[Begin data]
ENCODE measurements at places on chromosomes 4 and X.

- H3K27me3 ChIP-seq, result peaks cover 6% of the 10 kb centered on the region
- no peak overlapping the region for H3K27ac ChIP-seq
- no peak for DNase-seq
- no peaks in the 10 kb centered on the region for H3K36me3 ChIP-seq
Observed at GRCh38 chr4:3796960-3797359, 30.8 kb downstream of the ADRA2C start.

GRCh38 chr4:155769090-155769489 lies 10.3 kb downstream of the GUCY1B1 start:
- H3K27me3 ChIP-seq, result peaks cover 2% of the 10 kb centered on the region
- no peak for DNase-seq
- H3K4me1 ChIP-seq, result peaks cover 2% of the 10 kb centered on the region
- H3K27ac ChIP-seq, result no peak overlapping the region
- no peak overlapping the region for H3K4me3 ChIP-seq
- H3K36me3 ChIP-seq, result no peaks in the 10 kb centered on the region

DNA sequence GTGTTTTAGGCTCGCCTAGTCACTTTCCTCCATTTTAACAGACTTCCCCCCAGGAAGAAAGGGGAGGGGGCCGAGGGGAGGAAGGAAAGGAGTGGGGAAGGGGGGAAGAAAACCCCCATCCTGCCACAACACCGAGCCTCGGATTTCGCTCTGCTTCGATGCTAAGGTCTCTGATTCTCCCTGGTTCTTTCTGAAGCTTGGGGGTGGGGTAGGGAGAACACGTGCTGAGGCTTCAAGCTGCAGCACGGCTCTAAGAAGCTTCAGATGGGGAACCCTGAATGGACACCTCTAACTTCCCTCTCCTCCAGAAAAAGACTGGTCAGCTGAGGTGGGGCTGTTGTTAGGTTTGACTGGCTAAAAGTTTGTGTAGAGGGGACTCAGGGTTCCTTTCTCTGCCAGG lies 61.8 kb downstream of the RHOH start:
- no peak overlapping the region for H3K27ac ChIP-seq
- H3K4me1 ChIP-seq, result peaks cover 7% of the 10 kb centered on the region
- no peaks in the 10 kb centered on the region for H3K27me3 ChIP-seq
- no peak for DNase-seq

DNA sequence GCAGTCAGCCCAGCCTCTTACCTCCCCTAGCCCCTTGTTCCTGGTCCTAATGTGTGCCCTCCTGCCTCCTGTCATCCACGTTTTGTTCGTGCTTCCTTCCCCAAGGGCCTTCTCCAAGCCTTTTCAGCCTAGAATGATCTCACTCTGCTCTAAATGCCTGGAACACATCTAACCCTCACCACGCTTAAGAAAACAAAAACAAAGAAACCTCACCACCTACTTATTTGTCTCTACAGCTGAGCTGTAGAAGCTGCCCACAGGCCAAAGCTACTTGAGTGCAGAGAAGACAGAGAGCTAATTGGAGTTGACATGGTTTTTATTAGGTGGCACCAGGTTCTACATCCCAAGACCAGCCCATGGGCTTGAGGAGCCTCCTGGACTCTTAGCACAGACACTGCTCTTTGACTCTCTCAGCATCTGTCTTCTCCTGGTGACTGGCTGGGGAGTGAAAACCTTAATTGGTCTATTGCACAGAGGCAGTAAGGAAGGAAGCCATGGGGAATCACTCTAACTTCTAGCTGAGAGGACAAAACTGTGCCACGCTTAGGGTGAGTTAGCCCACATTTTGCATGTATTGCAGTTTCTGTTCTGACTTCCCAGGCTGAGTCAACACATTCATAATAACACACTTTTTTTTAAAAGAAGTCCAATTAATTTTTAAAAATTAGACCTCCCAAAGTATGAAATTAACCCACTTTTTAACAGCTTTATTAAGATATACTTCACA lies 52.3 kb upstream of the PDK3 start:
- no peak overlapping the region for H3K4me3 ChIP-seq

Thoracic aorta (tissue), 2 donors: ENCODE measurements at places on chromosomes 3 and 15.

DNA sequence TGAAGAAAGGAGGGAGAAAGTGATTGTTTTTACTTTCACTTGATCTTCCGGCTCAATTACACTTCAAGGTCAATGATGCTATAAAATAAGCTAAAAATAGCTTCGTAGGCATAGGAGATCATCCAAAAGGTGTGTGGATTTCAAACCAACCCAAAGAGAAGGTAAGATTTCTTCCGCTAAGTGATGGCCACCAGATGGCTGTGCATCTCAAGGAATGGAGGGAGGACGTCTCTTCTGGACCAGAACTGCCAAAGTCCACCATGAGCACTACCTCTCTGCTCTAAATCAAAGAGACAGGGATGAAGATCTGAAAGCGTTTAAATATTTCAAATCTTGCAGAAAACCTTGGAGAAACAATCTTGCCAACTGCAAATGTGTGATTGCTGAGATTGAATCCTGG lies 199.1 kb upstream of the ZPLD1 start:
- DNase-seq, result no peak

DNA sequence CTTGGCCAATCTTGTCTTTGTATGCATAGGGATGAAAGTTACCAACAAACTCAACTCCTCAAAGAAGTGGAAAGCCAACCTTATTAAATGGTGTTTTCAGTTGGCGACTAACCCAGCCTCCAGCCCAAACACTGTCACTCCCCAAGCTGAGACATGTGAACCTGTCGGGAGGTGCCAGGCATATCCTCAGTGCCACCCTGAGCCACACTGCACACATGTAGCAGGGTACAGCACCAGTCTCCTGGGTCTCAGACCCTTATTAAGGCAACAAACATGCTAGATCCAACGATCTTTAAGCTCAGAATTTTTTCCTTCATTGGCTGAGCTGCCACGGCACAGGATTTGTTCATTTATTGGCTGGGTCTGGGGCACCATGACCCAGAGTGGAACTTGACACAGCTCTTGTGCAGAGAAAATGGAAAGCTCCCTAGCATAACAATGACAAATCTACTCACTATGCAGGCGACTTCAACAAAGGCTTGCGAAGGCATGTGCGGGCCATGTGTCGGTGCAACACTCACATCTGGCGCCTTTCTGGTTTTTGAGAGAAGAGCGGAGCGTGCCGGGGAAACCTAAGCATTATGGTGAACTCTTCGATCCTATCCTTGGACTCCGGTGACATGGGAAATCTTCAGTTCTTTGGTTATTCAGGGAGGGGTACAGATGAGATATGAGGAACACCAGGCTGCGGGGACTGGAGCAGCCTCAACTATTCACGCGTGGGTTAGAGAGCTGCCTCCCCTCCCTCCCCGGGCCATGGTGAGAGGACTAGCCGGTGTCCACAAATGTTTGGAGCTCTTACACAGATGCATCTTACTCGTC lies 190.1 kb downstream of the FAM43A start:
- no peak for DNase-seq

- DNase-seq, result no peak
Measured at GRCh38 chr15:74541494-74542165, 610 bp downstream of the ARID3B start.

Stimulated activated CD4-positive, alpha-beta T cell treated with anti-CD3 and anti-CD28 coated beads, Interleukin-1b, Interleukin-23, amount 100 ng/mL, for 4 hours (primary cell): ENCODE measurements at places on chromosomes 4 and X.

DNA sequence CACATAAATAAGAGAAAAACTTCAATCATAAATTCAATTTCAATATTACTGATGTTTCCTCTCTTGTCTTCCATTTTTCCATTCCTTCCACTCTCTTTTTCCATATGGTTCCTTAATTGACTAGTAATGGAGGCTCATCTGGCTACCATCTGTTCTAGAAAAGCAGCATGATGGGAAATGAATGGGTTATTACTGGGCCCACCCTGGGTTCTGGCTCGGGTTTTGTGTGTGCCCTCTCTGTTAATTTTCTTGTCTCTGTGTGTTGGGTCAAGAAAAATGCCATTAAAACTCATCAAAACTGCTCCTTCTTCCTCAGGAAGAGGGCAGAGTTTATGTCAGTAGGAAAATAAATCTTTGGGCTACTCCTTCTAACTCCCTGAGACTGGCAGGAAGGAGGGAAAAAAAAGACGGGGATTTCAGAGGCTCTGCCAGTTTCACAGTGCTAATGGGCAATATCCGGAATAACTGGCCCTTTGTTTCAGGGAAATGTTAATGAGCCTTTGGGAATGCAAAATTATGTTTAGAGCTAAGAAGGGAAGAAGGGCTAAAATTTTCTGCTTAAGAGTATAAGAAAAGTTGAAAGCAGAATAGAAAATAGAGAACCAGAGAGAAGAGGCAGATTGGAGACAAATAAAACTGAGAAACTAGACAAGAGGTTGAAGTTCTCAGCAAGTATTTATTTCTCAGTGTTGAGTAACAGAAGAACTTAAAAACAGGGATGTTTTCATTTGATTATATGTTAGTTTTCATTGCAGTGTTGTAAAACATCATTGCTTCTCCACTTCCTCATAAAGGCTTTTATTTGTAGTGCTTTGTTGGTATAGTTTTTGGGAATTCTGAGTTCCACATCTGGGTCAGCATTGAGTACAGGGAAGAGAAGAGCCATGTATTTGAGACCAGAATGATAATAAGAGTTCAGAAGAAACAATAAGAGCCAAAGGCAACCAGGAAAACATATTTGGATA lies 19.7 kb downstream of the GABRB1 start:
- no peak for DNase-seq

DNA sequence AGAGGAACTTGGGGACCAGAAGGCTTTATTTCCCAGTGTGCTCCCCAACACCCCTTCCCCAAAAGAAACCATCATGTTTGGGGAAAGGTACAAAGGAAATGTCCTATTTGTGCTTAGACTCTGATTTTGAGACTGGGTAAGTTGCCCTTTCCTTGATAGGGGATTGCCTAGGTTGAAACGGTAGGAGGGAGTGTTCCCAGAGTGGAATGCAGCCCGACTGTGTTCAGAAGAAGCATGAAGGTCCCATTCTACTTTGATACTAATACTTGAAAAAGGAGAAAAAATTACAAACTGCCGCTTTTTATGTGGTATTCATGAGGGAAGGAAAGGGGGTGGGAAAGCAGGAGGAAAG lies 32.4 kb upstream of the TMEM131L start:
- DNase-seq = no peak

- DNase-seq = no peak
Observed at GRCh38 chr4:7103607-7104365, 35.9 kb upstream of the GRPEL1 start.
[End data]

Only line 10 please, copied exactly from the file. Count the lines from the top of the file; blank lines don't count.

- H3K4me1 ChIP-seq, result peaks cover 2% of the 10 kb centered on the region